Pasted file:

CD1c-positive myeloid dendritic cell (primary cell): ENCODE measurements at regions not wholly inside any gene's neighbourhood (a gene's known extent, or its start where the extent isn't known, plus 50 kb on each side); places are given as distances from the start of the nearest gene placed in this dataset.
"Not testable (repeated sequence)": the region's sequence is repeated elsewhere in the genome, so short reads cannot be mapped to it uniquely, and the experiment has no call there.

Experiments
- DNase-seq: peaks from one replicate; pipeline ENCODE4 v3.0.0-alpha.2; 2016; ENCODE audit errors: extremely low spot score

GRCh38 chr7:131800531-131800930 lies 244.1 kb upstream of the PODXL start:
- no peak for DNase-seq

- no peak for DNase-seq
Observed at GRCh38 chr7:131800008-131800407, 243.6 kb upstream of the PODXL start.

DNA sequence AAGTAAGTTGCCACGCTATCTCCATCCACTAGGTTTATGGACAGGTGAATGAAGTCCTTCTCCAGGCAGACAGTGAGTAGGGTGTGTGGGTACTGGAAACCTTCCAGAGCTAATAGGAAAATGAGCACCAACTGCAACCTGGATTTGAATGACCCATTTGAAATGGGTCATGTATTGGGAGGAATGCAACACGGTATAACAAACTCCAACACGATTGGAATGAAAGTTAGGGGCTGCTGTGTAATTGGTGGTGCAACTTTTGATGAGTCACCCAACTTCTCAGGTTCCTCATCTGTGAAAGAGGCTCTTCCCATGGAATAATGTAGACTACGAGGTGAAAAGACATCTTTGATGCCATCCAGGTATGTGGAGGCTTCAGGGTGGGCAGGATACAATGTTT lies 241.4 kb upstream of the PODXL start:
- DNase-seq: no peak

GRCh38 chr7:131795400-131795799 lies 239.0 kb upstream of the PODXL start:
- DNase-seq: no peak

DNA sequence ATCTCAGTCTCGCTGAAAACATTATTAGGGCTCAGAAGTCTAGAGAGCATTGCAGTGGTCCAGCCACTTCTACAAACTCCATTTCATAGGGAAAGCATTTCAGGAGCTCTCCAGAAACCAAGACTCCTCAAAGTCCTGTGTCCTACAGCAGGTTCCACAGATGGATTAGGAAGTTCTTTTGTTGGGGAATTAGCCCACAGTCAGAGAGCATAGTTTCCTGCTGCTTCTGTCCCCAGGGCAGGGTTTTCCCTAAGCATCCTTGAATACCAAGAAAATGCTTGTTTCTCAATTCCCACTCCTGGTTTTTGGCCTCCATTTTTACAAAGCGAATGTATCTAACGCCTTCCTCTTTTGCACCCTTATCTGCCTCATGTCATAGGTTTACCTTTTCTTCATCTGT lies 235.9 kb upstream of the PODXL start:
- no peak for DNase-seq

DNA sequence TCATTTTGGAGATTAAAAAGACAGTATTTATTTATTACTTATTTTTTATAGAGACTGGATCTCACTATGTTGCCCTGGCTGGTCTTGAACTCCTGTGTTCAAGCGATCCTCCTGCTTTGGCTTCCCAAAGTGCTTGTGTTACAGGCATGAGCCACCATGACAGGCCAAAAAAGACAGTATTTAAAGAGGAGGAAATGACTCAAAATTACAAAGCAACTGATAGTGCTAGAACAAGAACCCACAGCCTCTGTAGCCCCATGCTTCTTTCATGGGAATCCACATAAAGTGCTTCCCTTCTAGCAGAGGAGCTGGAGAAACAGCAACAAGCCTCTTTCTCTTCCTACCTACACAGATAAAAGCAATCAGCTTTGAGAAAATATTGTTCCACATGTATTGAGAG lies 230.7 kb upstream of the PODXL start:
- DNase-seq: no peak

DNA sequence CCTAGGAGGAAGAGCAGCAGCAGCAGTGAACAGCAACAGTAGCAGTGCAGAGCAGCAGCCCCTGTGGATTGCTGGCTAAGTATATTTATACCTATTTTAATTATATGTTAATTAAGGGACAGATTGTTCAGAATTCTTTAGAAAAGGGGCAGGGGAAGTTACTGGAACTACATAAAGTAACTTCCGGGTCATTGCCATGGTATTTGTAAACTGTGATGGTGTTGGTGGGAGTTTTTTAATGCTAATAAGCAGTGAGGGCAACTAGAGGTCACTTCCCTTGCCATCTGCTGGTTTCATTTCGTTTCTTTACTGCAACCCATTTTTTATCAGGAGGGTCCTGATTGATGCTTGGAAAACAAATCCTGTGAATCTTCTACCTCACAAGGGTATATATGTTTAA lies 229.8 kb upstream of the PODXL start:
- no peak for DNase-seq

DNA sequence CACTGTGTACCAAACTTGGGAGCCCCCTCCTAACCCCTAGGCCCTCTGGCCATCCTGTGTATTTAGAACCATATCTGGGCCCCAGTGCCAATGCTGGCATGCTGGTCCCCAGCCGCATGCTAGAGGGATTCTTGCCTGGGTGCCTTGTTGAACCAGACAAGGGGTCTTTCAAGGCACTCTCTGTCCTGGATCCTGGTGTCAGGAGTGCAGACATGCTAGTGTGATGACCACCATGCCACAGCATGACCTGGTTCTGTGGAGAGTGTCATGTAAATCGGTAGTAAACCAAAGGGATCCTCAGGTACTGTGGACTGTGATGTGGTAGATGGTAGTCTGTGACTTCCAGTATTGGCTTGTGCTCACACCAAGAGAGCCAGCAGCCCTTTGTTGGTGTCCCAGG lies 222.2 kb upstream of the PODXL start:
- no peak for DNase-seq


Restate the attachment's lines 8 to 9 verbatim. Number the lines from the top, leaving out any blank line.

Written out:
Observed at GRCh38 chr7:131800008-131800407, 243.6 kb upstream of the PODXL start.

DNA sequence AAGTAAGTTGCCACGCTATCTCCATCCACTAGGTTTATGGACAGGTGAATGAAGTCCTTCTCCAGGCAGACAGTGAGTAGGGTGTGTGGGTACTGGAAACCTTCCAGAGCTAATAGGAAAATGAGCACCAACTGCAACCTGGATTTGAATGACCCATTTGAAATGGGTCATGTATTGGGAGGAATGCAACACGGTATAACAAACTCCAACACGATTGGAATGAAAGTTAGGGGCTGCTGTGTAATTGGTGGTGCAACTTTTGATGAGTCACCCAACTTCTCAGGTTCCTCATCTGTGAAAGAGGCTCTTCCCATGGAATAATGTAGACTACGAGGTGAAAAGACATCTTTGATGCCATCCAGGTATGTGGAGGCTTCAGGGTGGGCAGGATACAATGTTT lies 241.4 kb upstream of the PODXL start: